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Westward by Rail

from Roper Mountain

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All aboard! Come explore the technological advances made during the westward expansion of the 19th century and their impact on history of the United States. Learn about the economics of railroad building, the challenges faced by both railroad companies and Native Americans, and see for yourself the lasting legacy of the Transcontinental Railroad. 


Program Rating

   based on 19 evaluation(s).


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About This Program

Cost

By Request: $100.00


The following fee structure is used:
Greenville County - FREE
South Carolina - $50 per session; buy four, get the fifth FREE (All five programs must be booked at the same time to qualify)
Out-of-State - $100 per session; buy four, get the fifth FREE (All five programs must be booked at the same time to qualify)

Invoices are sent by email, and payment is due within 30 days of your session.

Length

50 minutes


Target Audience

Education: Grade(s) 4, 5, 7

Minimum participants:

5

Maximum participants:

35


Primary Disciplines

Social Studies/History, Mathematics, Sciences, Special Education, Technology/Information Science, Problem Solving, Leadership


Program Delivery Mode

Videoconference - H.323 (Polycom, Cisco/Tandberg, LifeSize, etc...)
Videoconference – Webcam/desktop (Zoom, Skype, iChat, Vidyo, Movi/Jabber, Blue Jeans, etc...)
Webinar
Zoom



Booking Information

Book it!

Receive this program and 9 more for one low price when you purchase the CILC Virtual Expeditions package. Learn more

For more information contact CILC at (507) 388-3672

Provider's Cancellation Policy

We will not charge for programs canceled due to nature i.e. snow days. The full fee will be charged to sites which cancel with less than 48 hours notice unless the program is rescheduled immediately.

About This Provider

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Roper Mountain

Greenville, SC
United States

Our Mission is to educate and inspire learners of all ages to explore and investigate the world of science and technology. Our philosophy is that learning should be enjoyable as well as challenging.
We strive to ensure your learning experiences with Roper Mountain Science Center are interdisciplinary--incorporating, science, technology, mathematics, social studies, and language arts.

Contact:
Jasmine Poor
jpoor@greenville.k12.sc.us
8643558930

Program Details

Format

1. Students will be introduced to the idea of the transcontinental railroad and what Americans hoped to gain from its construction
2. Students will review possible routes and learn about construction methods relating to the railroads in the 19th century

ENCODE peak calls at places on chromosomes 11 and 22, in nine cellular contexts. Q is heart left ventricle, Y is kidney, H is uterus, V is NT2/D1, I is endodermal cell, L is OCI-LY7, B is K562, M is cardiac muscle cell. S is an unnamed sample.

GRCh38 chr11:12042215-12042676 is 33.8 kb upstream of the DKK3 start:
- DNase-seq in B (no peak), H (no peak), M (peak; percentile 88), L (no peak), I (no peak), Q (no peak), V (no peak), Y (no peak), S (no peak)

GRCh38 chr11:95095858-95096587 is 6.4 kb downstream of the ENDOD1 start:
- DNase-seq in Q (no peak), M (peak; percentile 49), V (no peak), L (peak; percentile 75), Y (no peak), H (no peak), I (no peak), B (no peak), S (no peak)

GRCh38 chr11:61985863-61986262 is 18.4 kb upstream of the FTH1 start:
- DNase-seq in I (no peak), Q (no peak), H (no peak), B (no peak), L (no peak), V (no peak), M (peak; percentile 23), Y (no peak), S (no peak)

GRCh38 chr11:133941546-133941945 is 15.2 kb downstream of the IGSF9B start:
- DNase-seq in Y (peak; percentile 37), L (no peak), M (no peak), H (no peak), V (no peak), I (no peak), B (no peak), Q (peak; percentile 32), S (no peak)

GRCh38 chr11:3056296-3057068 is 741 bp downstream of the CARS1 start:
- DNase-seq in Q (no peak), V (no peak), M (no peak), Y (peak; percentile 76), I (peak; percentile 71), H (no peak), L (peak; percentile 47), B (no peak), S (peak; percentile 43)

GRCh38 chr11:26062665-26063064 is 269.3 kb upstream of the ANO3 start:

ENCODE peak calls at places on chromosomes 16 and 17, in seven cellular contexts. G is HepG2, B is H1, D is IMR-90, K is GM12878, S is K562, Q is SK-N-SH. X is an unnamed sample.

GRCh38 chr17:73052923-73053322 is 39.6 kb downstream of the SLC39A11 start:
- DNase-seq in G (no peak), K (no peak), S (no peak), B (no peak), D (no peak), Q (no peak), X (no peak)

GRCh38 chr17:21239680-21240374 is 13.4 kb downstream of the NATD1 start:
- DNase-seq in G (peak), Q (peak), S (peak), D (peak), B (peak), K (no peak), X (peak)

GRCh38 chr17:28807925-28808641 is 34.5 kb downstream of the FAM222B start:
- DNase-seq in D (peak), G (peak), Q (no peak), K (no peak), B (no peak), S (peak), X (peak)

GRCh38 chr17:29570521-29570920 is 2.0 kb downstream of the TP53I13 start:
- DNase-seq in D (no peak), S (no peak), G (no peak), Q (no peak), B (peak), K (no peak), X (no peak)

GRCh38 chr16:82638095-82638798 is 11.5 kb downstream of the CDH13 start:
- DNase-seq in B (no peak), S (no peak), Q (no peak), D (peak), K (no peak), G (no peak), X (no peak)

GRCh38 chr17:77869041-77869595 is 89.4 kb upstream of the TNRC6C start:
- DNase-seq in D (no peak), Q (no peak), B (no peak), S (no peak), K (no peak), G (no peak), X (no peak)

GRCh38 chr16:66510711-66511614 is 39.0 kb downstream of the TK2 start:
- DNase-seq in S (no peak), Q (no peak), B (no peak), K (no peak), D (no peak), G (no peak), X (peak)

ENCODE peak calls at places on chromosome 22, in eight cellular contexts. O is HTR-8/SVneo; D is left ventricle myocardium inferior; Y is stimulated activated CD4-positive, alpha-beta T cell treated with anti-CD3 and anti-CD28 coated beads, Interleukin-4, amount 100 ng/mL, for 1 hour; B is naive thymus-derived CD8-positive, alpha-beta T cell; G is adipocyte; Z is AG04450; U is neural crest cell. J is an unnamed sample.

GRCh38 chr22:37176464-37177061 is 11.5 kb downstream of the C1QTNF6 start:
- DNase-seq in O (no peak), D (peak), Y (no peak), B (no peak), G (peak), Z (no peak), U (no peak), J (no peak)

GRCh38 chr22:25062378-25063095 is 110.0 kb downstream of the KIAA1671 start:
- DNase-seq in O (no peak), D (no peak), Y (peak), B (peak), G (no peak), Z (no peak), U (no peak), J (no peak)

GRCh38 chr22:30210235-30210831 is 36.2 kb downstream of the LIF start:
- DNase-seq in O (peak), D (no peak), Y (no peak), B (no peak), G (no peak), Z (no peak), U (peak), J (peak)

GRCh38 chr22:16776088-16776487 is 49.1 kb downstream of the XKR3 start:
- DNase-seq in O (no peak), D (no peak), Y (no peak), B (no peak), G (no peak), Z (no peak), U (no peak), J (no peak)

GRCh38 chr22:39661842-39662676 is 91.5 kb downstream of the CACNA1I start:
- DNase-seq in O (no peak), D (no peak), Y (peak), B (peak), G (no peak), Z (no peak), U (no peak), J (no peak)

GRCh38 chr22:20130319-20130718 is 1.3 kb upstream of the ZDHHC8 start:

3. Students will learn about the lasting impact of the construction of the railroad line
4. Question and answer session

Objectives

The participant will:
- analyze primary sources on the construction of the transcontinental railroad
- model construction techniques common with the construction of a railroad line in the 19th century
- engage in a discussion about the impacts of the construction of the transcontinental railroad

Standards Alignment

National Standards

NSS-USH.5-12.6 ERA 6:
The Development of the Industrial United States (1870-1900)
- Understands how the rise of corporations, heavy industry, and mechanized farming transformed the American people
- Understands massive immigration after 1870 and how new social patterns, conflicts, and ideas of national unity developed amid growing cultural diversity
- Understands the rise of the American labor movement and how political issues reflected social and economic changes
- Understands Federal Indian policy and United States foreign policy after the Civil War

State Standards

South Carolina Social Studies
5-2.1
Analyze the geographic and economic factors that influenced westward expansion and the ways that these factors affected travel and settlement, including physical features of the land; the climate and natural resources; and land ownership and other economic opportunities.
5-2.2
Summarize how technologies (such as railroads, the steel plow and barbed wire), federal policies (such as subsidies for the railroads and the Homestead Act), and access to natural resources affected the development of the West.
5-2.3
Identify examples of conflict and cooperation between occupational and ethnic groups in the West, including miners, farmers, ranchers, cowboys, Mexican and African Americans, and European and Asian immigrants.
5-2.4
Explain the social and economic effects of westward expansion on Native Americans; including opposing views on land ownership, Native American displacement, the impact of the railroad on the culture of the Plains Indians, armed conflict, and changes in federal policy.
5-3.1
Explain how the Industrial Revolution was furthered by new inventions and technologies, including new methods of mass production and transportation and the invention of the light bulb, the telegraph, and the telephone.